“Our continent has reached the milestone of 1 billion people,” said Boukary Savadogo, division manager for education, science, and technology at the African Development Bank. “These 1 billion brains constitute a tremendous resource that can be tapped for the purposes of development of our continent.”
Science education and training are crucial to the region’s ability to address its challenges, said Romain Murenzi, formerly a minister in the Kagame administration overseeing education, science, and communication, and now director of the AAAS Center for Science, Technology and Sustainable Development. But with less than 1% of East Africa’s 200 million people holding college degrees, he said, “regional integration is critical to efficiently use this scarce resource.”
Before the conference, Jo Ellen Roseman, director of AAAS’s Project 2061 science literacy initiative, gave a 2-hour briefing on the program’s extensive science learning resources to about 40 administrators and staff at Rwanda’s National Curriculum Development Centre.
At the conference, some 40 undergraduate and graduate students won praise for their research posters, many focused on agriculture, hydrology, and health, and most with direct practical applications.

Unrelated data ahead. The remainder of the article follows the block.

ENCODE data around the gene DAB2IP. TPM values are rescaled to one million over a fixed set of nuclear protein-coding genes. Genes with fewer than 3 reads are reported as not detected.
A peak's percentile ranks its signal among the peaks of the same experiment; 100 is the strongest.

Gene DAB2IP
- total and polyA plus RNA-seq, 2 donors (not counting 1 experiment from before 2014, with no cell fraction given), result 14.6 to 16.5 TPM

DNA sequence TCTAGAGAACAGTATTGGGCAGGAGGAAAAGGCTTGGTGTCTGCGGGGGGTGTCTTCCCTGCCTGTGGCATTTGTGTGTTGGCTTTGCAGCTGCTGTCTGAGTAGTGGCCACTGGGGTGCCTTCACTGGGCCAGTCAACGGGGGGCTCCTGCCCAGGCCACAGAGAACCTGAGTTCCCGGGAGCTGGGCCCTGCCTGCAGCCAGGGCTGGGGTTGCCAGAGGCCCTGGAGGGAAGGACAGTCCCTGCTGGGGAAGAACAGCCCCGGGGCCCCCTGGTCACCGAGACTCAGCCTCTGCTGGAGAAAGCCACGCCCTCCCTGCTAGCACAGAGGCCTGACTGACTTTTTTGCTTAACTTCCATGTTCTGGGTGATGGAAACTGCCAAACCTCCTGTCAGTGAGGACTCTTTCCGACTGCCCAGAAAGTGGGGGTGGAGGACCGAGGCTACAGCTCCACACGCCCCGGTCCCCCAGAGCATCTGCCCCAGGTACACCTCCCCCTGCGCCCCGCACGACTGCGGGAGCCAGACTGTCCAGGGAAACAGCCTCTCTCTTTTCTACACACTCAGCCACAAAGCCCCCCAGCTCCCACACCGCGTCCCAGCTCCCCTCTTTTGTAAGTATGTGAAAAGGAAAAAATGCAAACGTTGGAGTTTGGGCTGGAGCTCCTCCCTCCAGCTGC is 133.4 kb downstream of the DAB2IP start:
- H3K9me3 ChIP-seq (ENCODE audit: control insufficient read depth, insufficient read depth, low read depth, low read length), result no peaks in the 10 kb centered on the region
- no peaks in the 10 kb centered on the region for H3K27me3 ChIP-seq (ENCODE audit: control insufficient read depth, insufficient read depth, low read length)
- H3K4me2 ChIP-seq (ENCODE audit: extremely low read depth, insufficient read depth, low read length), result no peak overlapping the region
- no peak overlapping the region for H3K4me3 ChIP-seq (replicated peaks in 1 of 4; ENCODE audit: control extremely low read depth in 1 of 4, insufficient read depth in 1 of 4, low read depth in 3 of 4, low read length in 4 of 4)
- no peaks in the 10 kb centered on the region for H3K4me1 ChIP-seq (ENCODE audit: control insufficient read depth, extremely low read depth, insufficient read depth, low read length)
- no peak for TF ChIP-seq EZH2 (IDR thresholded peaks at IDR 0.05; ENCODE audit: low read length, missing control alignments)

Speakers from both Africa and the United States put particular focus on the need to recruit more women into science and engineering studies. Mabel Imbuga, vice chancellor of the Jomo Kenyatta University of Agriculture and Technology, described Kenya’s incentives to bring women into the sciences. Uganda and Tanzania are making similar efforts, speakers said. Advocates need to demonstrate more forcefully that bringing more women into science has a positive economic impact, said Shirley Malcom, head of Education and Human Resources at AAAS.